Review: Romance as history lesson in ‘A United Kingdom’

David Oyelowo and Rosamund Pike can’t ignite this love story, based on a true story

Adam Graham, The Detroit News

Noble but stuffy, “A United Kingdom’s” good intentions suffer from its dull, predictable beats.

David Oyelowo stars as Seretse Khama, the prince of the African country of Bechuanaland, who meets and falls in love with office worker Ruth Williams (Rosamund Pike) while visiting London in the late 1940s.

Their interracial affair stirs up controversy — not only for both of their families but for their respective governments. Sometimes love can feel like the world is trying to tear the two of you apart; in this instance, that really was the case.

“A United Kingdom” is similar to last year’s “Loving,” which told the story of Mildred and Richard Loving, an interracial couple in Virginia in the 1960s whose case made it to the U.S. Supreme Court. That film had a quiet and gentle soul, but “A United Kingdom” feels more formulaic, its soft edits lending it the feel of a historical biopic rather than a love story.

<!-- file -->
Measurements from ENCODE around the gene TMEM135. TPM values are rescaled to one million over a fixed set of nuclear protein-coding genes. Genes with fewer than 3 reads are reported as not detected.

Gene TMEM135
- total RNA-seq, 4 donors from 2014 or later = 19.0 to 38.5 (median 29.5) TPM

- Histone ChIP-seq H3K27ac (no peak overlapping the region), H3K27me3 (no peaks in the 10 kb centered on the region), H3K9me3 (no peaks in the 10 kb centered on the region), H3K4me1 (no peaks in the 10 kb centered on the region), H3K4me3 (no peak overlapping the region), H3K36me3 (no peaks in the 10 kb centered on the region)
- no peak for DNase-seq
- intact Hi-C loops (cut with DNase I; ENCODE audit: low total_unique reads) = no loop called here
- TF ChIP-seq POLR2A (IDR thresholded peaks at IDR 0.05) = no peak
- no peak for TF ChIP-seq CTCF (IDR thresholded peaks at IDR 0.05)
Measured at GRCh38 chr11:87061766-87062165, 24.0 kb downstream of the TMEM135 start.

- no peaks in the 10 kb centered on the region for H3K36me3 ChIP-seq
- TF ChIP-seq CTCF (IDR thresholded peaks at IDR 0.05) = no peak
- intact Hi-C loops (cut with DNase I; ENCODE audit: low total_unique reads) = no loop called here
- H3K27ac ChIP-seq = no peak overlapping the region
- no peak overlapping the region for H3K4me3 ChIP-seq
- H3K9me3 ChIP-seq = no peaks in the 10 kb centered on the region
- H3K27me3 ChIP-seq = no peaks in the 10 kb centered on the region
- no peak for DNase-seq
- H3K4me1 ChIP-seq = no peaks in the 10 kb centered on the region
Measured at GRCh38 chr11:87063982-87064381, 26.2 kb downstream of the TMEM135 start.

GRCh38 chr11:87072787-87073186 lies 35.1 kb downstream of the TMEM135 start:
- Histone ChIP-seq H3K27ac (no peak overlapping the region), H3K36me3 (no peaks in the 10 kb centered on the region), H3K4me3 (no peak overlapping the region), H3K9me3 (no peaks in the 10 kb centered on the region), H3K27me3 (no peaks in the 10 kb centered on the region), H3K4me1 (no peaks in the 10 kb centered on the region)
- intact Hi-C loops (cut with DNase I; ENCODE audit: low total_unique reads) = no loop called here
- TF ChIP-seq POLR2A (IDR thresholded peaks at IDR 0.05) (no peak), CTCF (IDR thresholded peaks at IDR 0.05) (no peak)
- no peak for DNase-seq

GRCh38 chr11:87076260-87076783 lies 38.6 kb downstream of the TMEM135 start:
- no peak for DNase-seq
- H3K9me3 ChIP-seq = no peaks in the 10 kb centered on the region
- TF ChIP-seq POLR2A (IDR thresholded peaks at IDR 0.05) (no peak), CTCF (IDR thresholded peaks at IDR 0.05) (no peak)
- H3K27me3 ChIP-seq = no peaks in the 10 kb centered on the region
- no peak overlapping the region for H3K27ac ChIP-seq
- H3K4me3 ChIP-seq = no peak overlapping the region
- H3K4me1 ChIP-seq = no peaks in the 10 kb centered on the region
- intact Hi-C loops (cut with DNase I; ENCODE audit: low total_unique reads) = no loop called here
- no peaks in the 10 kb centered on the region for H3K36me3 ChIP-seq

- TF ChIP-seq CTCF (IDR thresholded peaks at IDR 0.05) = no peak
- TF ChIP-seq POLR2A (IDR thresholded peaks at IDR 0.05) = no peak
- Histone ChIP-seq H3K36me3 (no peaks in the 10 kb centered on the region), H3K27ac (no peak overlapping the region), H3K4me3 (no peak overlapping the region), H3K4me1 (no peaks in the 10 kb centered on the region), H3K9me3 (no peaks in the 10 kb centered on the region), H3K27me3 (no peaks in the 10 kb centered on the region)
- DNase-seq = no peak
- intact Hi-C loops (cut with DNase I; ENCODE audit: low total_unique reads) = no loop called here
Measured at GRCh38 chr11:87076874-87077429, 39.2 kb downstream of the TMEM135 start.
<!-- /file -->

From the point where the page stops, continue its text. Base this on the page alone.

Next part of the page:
It’s difficult to fault the performances of Oyelowo and Pike, who have an easy chemistry together, but director Amma Asante (“Belle”) doesn’t create any sparks between them. They’re symbols, human metaphors for change and progress, and it’s hard work selling a romance between two metaphors.

“A United Kingdom” isn’t up to the task. It’s a cinematic plate of vegetables, ostensibly good for you but no fun to consume. Somebody pass the sugar.

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‘A United Kingdom’


Rated PG-13: for some language including racial epithets and a scene of sensuality

Running time: 111 minutes